Stand-Mixer #1 Cheese Biscuits

Stand-Mixer Made Cheese Biscuits Cooling

Stand-Mix­er Made Cheese Bis­cuits Cool­ing

I will write a sep­a­rate arti­cle with my thoughts on my Stand-Mix­er and Stand-Mix­ers in gen­er­al, but right now I’m quite excit­ed to write a few short arti­cles about the won­der­ful things I’ve made with the Stand-Mix­er; the very first of which are Cheese Bis­cuits.

I got my Stand-Mix­er for Christ­mas and we cel­e­brat­ed Christ­mas on Christ­mas Eve (due to sched­ul­ing con­flicts of the fam­i­ly). This meant I was at home on Christ­mas Day with my new Stand-Mix­er and I had no yeast (why would I have yeast — it’s per­ish­able and I had not here-to-fore been bak­ing). I choose bis­cuits as my first project because I had all the ingre­di­ents (and the stores were most def­i­nite­ly closed).

Cheese Buscuits with Sausage Provincial

Cheese Bus­cuits with Sausage Provin­cial

In fact, you’ll note that the bis­cuits are dis­tinct­ly star-shaped. This is due to the only “bis­cuit cut­ter” that I had on hand was a star-shaped cook­ie cut­ter; but it worked. These bis­cuits are pret­ty hard to resist. Just between my wife and I, six-odd were gone before din­ner. We ate this with a 3rd revi­sion of a provin­cial dish that start­ed with chick­en, but had added sausage by this incar­na­tion. Sop­ping up gravy with cheese bis­cuits is divine. I’m not going to dis­cuss the provin­cial dish here — it was a slow cook­er exper­i­ment that wasn’t right at first, but the 3rd incar­na­tion of left­overs was the charm — so pret­ty much unre­peat­able. Also sur­pris­ing to me is that the bis­cuits have sur­vived sev­er­al days in a plas­tic bag — they’re still bet­ter heat­ed up or light­ly toast­ed in the toast­er-oven, but good nonethe­less.

 

Stand-Mix­er Cheese Bis­cuits
Print Recipe
These are basic bak­ing pow­der bis­cuits to be made with your Stand-Mix­er. With my cook­ie cut­ter, this made about 20 bis­cuits, but bis­cuit size will deter­mine the yield.
Serv­ings Prep Time
20 bis­cuits 20 min­utes
Cook Time
15 min­utes
Serv­ings Prep Time
20 bis­cuits 20 min­utes
Cook Time
15 min­utes
Stand-Mix­er Cheese Bis­cuits
Print Recipe
These are basic bak­ing pow­der bis­cuits to be made with your Stand-Mix­er. With my cook­ie cut­ter, this made about 20 bis­cuits, but bis­cuit size will deter­mine the yield.
Serv­ings Prep Time
20 bis­cuits 20 min­utes
Cook Time
15 min­utes
Serv­ings Prep Time
20 bis­cuits 20 min­utes
Cook Time
15 min­utes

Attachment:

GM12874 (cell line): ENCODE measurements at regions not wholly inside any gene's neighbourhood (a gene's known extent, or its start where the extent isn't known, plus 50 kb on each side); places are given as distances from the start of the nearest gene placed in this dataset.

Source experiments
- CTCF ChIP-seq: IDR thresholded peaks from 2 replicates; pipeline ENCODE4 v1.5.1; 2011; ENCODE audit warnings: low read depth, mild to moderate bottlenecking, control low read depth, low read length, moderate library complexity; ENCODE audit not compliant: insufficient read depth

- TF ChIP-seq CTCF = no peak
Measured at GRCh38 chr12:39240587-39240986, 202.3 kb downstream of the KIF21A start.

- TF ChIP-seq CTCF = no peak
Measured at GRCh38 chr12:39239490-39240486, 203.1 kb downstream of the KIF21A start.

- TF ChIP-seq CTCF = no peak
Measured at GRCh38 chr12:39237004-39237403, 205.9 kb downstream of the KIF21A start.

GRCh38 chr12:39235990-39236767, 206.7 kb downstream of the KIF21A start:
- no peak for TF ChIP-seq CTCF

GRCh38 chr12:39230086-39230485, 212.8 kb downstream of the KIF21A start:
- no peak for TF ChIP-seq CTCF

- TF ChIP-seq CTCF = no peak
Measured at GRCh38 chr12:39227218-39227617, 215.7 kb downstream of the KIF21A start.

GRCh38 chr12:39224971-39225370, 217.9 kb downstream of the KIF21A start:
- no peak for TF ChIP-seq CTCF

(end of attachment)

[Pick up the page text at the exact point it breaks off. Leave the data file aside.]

Ingre­di­ents
Serv­ings: bis­cuits
Instruc­tions
Make the Dough:
  1. Dump flour, bak­ing pow­der, salt (if any) and but­ter in your stand-mix­er bowl. Attach the bowl and the flat beat­er to your stand-mix­er. Start with STIR speed and mix for about one minute.
  2. Scrape the bowl and the beat­er (prob­a­bly best if you stopped the stand-mix­er here — but it’s your adven­ture), Add the milk. Return or con­tin­ue STIR speed as you see fit.
  3. Do the Tim Tay­lor Grunt as the machine works to do your bid­ding. Also, add your cheese in near the end of this part. Mix until the dough starts to cling to the beat­er. If you over-mix here, you’re using up your bak­ing pow­der and you’ll get flat bis­cuits (if that hap­pens — now you know why). With great pow­er comes great respon­si­bil­i­ty — you only real­ly get to use speed STIR (1) here.
  4. (note to self: find a rea­son for speed 10)
  5. Spread some flour some­where. Pro tip: counter near the sink is a good choice if you have to clean the mess up your­self. Dump the dough onto your “poof” of flour.
  6. Grease a bak­ing sheet (or two, as need­ed).
Make lit­tle bits out fo the big bit:
  1. Do while (dough larg­er than cut­ter):
  2. Flat­ten dough with your hands. Some peo­ple use a rolling pin here, but we don’t have a rolling pin and there’s some­thing so vis­cer­al about pound­ing dough.
  3. Cut as many bis­cuits as you can. Extra points for cre­ative geom­e­try.
  4. Repeat.
  5. Flat­ten last bit as “chef’s dibs”
Bake!
  1. Arrange all your pro­to-bis­cuits onto your greased bak­ing tray(s). They don’t grow lat­er­al­ly hard­ly at all, so you can put a fair­ly large num­ber of them on a try — cer­tain­ly more that the accom­pa­ny­ing pic­tures. Option­al­ly (I didn’t) brush with but­ter. It’s pret­ty easy to but­ter them lat­er. Maybe this is com­pen­sa­tion for those that use short­en­ing? We don’t like com­pen­sa­tion; we like the real thing.
  2. Bake! 450F for 12 to 15 min­utes. For max­i­mum enjoy­ment, serve and eat imme­di­ate­ly!
    Fresh Cheese Biscuits
Recipe Notes

On the choice of cheese and salt: There is salt in most cheese.  With­out any cheese, you might add as much as 1/2 tsp of salt.  With ched­dar, I found 1/4 tsp to be tasty.  If your cheese is salti­er than ched­dar, you might not add salt.  You can also add more (or less) cheese.  Less cheese seems almost point­less.  I would assume that at some point, the bis­cuit fails struc­tur­al integri­ty due to cheese, but it still might be tasty.

What do you do if you don’t pos­sess a stand-mix­er?  I don’t know exact­ly.  I’m work­ing on how to use my fan­cy new stand-mix­er.  I gath­er you work much hard­er com­bin­ing the ingre­di­ents… but it’s not rock­et sci­ence.

Stand-Mixer Cheese Biscuits Cooling

Stand-Mix­er Cheese Bis­cuits Cool­ing

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